And that is one huge difference between apps and television right there. You can work for years on a television show and then you send it into a void. Sure, millions of kids see it but the direct feedback is slow, sometimes non-existent. Not many people review preschool TV shows. It’s just the odd surprise email from parents months later. But this was intense by comparison. Very rewarding in this case but could just as easily have been devastating had the feedback been negative or the app just hadn’t been noticed at all. It is a tough space, no doubt. But I won’t dwell on that. For now, I’m just enjoying this launch.
Thanks to the Dino Dog team, StoryToys and all involved, especially Emmet O’Neill in StoryToys who was instrumental in making it happen and making it a better app than it ever would have been without him, Ciara Moore who worked so hard on it, Giant Animation who brought their dedication to quality and everyone who worked on, tested and advised on the app and those people behind the scenes on contracts etc. who often get missed. But also thanks to everyone who supported us – Meabh (who did some casting and voice direction on the app), friends and family and my old colleagues in Geronimo Productions whose enthusiasm and support keeps me going more than they’ll know.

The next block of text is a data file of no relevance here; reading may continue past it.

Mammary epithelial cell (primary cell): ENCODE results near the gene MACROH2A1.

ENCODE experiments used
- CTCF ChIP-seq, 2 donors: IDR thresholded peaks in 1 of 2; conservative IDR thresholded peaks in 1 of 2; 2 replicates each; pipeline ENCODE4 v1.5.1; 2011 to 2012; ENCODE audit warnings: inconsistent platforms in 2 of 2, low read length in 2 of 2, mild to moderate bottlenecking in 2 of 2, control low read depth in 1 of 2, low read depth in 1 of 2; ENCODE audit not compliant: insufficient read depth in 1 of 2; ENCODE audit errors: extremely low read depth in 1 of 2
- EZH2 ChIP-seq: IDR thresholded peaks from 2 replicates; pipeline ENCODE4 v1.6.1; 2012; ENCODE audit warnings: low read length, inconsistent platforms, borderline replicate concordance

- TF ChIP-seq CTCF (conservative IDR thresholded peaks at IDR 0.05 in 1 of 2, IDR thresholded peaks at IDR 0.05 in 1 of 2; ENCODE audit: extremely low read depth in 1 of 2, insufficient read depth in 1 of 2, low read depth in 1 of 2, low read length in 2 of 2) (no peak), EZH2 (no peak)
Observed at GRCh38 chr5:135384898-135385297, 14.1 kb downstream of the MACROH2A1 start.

If your kids have played the app, I do hope they have enjoyed it! If not, it’s HERE so what are you waiting for?
Space or dinosaurs? Space or dinosaurs? Two of the most fun things for kids. I had tackled space before (and likely will again!) so I felt it was time to bring some awesome dinosaur-themed fun to kids and what better way than bringing together a good story, funny characters and games and activities so children can take part in the adventure themselves?
So I teamed up with top app publisher Storytoys, who specialise in merging narrative with interactivity for kids, to bring Doug the Dog (Greatest Adventurer Ever, according to him) and Bonnie the Adventurous Little Bear to life. These two intrepid explorers began their quest to travel the world, dig for fossils and assemble amazing dinosaurs.